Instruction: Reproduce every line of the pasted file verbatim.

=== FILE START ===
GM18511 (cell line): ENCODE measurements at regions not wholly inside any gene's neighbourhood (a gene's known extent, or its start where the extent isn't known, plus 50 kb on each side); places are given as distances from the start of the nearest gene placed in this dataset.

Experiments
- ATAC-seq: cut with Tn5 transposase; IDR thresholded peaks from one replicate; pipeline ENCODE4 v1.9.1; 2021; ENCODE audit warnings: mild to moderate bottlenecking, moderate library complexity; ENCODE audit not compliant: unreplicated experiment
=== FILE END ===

GM18511 (cell line): ENCODE measurements at regions not wholly inside any gene's neighbourhood (a gene's known extent, or its start where the extent isn't known, plus 50 kb on each side); places are given as distances from the start of the nearest gene placed in this dataset.

Experiments
- ATAC-seq: cut with Tn5 transposase; IDR thresholded peaks from one replicate; pipeline ENCODE4 v1.9.1; 2021; ENCODE audit warnings: mild to moderate bottlenecking, moderate library complexity; ENCODE audit not compliant: unreplicated experiment